The Military

DARPA Loses Contact With Hypersonic Glider 194 194

x_IamSpartacus_x writes "DARPA says contact with its experimental hypersonic glider was lost after launch from Vandenberg Air Force Base on the central California coast. The agency says in Twitter postings that its unmanned Falcon Hypersonic Technology Vehicle-2 was launched Thursday atop a rocket, successfully separated from the booster and entered the mission's glide phase. The agency says telemetry was subsequently lost, but released no details."

Robots Successfully Invent Their Own Language 159 159

An anonymous reader writes "One group of Australian researchers have managed to teach robots to do something that, until now, was the reserve of humans and a few other animals: they've taught them how to invent and use spoken language. The robots, called LingoDroids, are introduced to each other. In order to share information, they need to communicate. Since they don't share a common language, they do the next best thing: they make one up. The LingoDroids invent words to describe areas on their maps, speak the word aloud to the other robot, and then find a way to connect the word and the place, the same way a human would point to themselves and speak their name to someone who doesn't speak their language."

SlashTweaks Let YOU Micro-Edit Slashdot 257 257

Here at Slashdot, we watched as Twitter discourse to just the perfect 140 characters, while showed us that everyone's voice mattered equally when creating the experience. We've taken the next step with SlashTweaks. Within each Slashdot you will be presented with several opportunities to make micro-edits: ranging from factual errors or tonal shifts to simple typos. Since Tweaks are just a single word, there is very little barrier to entry... you have no excuse not to participate. Stories will incorporate the highest rated socially and mathematically guaranteeing the best story possible. Our highest users can start new tweaks on individual words, while everyone else will be rating existing tweaks. Thanks for your participation and patience while we iterate on this, making sure that we are able to stay ahead of the edge of webbovation!

Self-Control In Kids Predicts Future Success 245 245

SpuriousLogic writes "A new study suggests that a child's future success depends on the amount of self-control they exhibit. From the article: 'The international team of researchers looked at 1,037 children in New Zealand born in the early 1970s, observing their levels of self-control at ages 3 and 5. At ages 5, 7, 9 and 11, the team used parent, teacher and the children's own feedback to measure such factors as impulsive aggression, hyperactivity, lack of persistence and inattention. At age 32, they used physical exams, blood tests, records searches and personal interviews of 96% of the original participants to determine how healthy, wealthy and law-abiding the subjects had turned out to be. The results were startling. In the fifth of children with the least self-control, 27% had multiple health problems. Compare that with the fifth of kids with the most self-control — at just 11%. Among the bottom fifth, 32% had an annual income below approximately $15,000, while only 10% of the top fifth fell into that low-income bracket. Just 26% of the top-fifth's offspring were raised in single-parent homes, compared with 58% of those in the bottom fifth. And 43% of the bottom fifth had been convicted of a crime, far outstripping the top fifth's 13% rate.'"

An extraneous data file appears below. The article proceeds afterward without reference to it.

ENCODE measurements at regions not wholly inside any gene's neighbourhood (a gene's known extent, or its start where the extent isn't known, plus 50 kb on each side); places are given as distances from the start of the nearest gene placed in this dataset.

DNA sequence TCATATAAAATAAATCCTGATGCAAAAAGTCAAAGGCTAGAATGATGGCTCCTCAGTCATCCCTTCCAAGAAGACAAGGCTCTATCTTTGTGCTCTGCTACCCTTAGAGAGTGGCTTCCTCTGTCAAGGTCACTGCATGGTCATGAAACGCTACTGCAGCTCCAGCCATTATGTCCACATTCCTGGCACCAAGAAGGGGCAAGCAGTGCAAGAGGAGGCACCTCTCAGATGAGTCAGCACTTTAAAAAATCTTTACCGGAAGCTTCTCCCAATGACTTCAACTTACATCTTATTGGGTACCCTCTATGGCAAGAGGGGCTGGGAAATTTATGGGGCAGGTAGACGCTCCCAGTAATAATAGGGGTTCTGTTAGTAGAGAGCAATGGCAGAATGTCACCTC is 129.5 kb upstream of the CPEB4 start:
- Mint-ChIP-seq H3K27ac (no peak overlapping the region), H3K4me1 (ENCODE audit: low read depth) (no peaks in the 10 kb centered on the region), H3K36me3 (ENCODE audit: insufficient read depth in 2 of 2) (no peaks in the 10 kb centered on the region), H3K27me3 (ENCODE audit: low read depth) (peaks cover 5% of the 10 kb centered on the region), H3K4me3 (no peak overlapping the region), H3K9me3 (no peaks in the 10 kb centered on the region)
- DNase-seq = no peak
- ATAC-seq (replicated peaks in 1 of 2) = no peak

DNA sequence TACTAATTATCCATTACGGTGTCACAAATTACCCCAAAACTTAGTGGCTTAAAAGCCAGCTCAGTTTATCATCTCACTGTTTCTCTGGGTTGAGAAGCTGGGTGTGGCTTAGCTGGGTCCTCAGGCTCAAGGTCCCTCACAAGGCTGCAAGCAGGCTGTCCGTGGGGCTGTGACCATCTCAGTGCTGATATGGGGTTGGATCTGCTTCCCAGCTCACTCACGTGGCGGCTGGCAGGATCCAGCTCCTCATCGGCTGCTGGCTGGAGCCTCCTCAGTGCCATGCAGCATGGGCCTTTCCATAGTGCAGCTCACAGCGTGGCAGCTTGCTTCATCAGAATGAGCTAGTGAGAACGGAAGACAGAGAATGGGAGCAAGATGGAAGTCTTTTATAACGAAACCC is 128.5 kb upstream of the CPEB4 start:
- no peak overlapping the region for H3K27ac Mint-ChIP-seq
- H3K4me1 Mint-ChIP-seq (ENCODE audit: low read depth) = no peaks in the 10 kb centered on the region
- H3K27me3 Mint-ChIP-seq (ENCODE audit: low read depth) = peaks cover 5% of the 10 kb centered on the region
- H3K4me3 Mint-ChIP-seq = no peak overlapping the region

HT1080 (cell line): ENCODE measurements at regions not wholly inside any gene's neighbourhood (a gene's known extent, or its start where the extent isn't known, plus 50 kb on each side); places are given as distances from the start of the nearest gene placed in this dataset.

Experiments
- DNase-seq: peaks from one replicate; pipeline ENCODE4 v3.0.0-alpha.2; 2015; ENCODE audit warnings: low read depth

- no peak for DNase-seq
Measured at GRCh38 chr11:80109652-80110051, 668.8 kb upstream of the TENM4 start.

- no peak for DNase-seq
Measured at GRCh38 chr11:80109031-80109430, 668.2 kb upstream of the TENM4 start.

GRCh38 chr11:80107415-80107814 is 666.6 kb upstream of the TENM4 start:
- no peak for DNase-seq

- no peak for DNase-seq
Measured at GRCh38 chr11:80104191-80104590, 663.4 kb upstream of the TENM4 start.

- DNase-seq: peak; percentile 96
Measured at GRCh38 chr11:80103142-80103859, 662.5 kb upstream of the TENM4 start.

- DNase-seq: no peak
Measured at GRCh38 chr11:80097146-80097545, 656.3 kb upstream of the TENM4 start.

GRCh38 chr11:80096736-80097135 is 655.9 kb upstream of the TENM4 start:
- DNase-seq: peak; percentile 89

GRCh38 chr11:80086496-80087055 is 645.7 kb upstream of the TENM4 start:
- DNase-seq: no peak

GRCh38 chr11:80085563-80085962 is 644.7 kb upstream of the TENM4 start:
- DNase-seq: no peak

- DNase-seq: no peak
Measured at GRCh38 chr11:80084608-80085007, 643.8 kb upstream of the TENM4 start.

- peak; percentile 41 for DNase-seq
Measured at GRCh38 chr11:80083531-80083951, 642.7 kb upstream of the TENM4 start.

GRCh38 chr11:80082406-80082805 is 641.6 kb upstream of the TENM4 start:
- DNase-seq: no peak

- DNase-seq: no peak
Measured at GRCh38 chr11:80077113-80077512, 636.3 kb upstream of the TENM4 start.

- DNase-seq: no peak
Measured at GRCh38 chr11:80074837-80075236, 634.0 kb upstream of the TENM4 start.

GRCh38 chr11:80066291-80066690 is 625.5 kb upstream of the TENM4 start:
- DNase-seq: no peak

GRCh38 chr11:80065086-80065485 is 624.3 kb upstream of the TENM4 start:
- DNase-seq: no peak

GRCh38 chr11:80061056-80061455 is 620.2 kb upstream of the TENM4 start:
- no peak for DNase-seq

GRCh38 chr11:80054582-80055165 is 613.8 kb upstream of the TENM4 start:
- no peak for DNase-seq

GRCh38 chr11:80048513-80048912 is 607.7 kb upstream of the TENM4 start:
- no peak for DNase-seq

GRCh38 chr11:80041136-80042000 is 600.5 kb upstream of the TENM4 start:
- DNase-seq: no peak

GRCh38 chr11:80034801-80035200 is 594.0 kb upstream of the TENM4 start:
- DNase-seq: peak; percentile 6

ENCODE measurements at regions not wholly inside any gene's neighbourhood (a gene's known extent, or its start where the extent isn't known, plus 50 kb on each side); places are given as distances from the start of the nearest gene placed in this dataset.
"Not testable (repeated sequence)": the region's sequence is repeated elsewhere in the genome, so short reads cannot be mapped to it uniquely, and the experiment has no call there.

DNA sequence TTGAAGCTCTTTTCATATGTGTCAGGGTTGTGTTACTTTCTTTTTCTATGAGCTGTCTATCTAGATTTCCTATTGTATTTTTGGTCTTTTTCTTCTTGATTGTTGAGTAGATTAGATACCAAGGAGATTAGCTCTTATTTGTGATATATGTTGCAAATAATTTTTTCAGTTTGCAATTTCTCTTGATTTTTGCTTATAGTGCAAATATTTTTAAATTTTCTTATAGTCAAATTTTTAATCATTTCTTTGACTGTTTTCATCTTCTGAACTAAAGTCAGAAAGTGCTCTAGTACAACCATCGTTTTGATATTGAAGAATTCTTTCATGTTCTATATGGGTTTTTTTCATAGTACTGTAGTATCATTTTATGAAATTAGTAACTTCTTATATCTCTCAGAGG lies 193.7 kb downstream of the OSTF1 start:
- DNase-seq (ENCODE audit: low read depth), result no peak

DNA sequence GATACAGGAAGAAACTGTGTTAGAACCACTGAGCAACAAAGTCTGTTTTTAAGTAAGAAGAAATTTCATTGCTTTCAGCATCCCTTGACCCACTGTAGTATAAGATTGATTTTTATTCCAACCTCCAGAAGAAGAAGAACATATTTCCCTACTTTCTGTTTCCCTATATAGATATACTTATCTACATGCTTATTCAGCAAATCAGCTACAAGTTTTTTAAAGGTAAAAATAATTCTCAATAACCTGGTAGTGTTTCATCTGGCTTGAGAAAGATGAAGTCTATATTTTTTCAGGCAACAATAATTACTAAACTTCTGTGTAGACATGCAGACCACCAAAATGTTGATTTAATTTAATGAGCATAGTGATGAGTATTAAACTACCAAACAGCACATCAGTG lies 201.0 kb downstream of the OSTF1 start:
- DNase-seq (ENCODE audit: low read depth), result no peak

Data Storage

How Do You Store Your Personal Photos? 680 680

mxhf writes "I just came back from a four-week vacation to Mexico. This is the country for Aztecs and Maya Ruins and we visited plenty of them. Needless to say we took thousands of pictures with two cameras. Having arrived back home I realize that my hard-disk does not have enough space left to hold the additional 16GB that I collected on the other side of the globe. Now, my hard disk already is 250GB. I work exclusively on a laptop and do not want to change this. I know that there are larger disks today. But I figured that the time has come to finally move my image collection from my laptop to somewhere else. But where should I go? So, how do you store your photo collections? And how do you keep backups? These are obviously images that I want to keep for my life. So the need to survive fires, burglaries, etc. I think the amount of data I have rules online storage out. Should I just get two USB disks and leave one at a reasonably save location? I think this must be a common problem today. And yes — before you ask — I do know that the first thing to do is to go through your collection and dump what is not worth keeping."

Carbon Trading Halted After EU Exchange Is Hacked 228 228

chicksdaddy writes "The European Commission (EC) suspended trading in carbon credits on Wednesday after unknown hackers compromised the accounts of Czech traders and siphoned off around $38 million, Threatpost reports. EU countries including Estonia, Austria, The Czech Republic, Poland and France began closing their carbon trading registries yesterday after learning that carbon allowances had been siphoned from the account of the Czech based register. A notice posted on the Web site of the Czech based registry said that it was 'not accessible for technical reasons' on Thursday and the EC issued an order to cease spot trading until January 26 so that it can sort out what appears to be chronic security lapses within the system."

How Europe Will Lower Emissions — Self Driving Cars 317 317

thecarchik writes "Scientists in Europe are working closely with industry and government as part of a new initiative called SARTRE (SAfe Road TRains for the Environment), which hopes to develop self-driving technology that will allow vehicles to drive autonomously in long road trains on the highway. The team behind SARTRE has now conducted its first real world test, using a sole Volvo S60 sedan that followed a lead truck around the automaker's test facility near Gothenburg, Sweden. In the video, the driver is free to take his eyes off the road and his hands off the wheel. In fact, he uses neither his hands nor feet during the test. Subsequent phases of the work will be carried out in 2011, and early 2012 will see the concept demonstrated on a five-vehicle road train with strategies handling interaction with other road users."

The moon is made of green cheese. -- John Heywood